Academic journal article
By Chalifour, Bruno; Heatwole, Joanna
Afterimage , Vol. 31, No. 6
Place is space with character. This year for the 41st annual conference of the Society for Photographic Education, place meant Newport, Rhode Island, founded in 1639. Photography and Place, is a typical theme for a restricted as well as dominant genre in photography, landscape. How is our sense of place affected by evidences of globalization? How are image-makers dealing with the sense of place in a time when our clothes and language are increasingly homogenized, and "global". At SPE 2004, photographers and video makers played with such concepts in various ways, though one seemed to be dominant: documentary interpretations of specific areas. In the light of the past thirteen years, a different usage of the term has emerged: territory, a rather paradoxical emergence in an age of "globalization." Pseudo-globalization would probably be more correct as we are witnessing commercial and (pseudo) diplomatic behaviors that have nothing to do with a global approach to problems, and the global welfare of humanity. The apparent logical progression from local to global, home to world appears to be more problematic than one might expect. How do the arts, and more specifically the visual arts address these issues? The role, the meaning and future of our relationships to place and space evolves with the definition of boundaries: boundaries between private and public spaces, as well as between religions and cultures. All these issues are at the heart of most conflicts, and conflicts have been occupying the forefront of our discourse for the past months. However, the theme of the conference sometimes remained a remote pretext, in spite of the efforts of the organizers (in that respect the invitation of Mark Sealy, the director of Autograph, the Association of Black Photographers in London as a featured speaker was an excellent initiative).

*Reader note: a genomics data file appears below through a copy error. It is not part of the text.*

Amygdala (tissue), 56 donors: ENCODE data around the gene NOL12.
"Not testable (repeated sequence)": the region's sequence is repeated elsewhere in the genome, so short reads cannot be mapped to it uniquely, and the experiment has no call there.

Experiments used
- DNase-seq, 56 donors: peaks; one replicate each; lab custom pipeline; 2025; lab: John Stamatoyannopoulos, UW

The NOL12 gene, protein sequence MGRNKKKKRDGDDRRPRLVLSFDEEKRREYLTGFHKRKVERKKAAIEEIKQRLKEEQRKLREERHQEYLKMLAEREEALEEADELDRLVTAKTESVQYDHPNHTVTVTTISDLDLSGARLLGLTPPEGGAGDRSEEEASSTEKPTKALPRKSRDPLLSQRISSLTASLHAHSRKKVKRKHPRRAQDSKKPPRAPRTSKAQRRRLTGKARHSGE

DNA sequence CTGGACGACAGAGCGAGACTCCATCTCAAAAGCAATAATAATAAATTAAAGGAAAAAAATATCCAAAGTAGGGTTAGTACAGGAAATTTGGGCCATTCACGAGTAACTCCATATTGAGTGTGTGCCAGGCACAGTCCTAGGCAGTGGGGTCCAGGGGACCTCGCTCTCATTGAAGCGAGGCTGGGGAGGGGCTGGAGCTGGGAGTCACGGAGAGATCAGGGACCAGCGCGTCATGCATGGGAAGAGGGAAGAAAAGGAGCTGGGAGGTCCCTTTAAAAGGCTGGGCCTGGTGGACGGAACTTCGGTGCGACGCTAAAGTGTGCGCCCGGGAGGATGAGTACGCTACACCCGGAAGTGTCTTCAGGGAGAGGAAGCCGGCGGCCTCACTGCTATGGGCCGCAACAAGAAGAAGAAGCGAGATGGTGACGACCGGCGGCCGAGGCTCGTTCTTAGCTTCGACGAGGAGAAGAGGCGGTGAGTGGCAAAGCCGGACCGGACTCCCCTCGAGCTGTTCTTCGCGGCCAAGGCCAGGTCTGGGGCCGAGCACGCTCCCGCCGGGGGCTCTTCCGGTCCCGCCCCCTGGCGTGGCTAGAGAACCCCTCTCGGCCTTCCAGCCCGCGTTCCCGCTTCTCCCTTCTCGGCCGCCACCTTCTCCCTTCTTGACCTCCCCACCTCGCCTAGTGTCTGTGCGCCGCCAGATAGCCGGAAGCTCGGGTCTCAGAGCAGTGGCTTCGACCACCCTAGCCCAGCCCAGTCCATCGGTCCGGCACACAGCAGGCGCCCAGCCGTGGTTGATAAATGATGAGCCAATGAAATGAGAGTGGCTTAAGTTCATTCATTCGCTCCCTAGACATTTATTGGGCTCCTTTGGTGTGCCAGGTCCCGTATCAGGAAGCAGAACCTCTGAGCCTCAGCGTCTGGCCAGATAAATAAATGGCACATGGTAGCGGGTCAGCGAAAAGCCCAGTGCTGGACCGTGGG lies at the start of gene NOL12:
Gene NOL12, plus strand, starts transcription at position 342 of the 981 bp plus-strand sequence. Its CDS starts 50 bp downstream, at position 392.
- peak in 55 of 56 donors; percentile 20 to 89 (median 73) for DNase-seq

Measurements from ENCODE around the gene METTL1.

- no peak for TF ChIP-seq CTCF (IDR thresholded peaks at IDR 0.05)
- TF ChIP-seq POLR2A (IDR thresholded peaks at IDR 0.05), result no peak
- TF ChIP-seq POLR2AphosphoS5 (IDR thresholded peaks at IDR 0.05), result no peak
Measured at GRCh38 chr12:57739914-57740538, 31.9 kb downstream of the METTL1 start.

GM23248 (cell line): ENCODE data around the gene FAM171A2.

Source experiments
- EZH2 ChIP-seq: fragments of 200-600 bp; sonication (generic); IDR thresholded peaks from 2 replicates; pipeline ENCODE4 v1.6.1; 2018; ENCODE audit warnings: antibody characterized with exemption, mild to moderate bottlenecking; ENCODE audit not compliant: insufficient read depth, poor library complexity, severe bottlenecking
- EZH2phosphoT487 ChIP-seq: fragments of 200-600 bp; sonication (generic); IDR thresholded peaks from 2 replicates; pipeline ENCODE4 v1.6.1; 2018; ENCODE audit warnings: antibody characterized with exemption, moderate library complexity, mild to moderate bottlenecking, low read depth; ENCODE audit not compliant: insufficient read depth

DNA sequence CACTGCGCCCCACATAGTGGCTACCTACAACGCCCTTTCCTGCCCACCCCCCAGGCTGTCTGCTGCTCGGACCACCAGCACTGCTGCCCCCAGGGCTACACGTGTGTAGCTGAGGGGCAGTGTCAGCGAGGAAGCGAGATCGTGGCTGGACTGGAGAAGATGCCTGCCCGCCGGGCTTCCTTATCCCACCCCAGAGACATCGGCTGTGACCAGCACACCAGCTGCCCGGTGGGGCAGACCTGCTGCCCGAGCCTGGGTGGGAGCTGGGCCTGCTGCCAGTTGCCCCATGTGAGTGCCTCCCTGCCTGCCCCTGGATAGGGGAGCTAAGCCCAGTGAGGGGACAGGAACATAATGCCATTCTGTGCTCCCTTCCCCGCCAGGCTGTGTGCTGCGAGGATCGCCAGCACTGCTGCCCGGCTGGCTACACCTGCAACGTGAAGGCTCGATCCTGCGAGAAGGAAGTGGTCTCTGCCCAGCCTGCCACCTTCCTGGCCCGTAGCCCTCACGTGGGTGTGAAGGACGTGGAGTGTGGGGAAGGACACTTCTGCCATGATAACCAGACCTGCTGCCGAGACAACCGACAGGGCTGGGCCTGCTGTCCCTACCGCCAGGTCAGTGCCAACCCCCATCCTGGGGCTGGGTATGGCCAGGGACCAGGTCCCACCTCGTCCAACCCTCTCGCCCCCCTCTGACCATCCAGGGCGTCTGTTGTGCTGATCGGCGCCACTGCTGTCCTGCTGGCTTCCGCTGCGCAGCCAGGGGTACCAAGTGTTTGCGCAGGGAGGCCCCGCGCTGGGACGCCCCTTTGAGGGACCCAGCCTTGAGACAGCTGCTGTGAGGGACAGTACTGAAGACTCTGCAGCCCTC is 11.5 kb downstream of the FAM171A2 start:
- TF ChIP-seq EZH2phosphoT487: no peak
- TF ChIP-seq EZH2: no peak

The first keynote speaker, whose career in landscape photography has been widely celebrated from New Topographics to the French D.A.T.A.R. project, was Frank Gohlke With such a lifetime achievement, the sole presentation of his work would have delighted his audience What Gohlke did however, to the dismay of a portion of his audience, was he spoke for about 90 minutes on the photographic work of Herbert Gleason of which only eight images were shown. The audience was later told that the archive comprised over 8,000 images.
Friday evening started with Mark Sealy's presentation on Black photographers against the background of British photography; opening on photographic practices outside the American borders by a native practitioner was innovative, refreshing, and informative. Ken Burns introduced Honored Educator Jerome Liebling as his teacher from undergraduate days at Hampshire college, a person with "respect and concern for subject, dymanism, composition, sense of history and time, generous, loving, auspicious, a cynical wise thoughtful teacher and mentor, enduring long after fashions of particular moment blur. …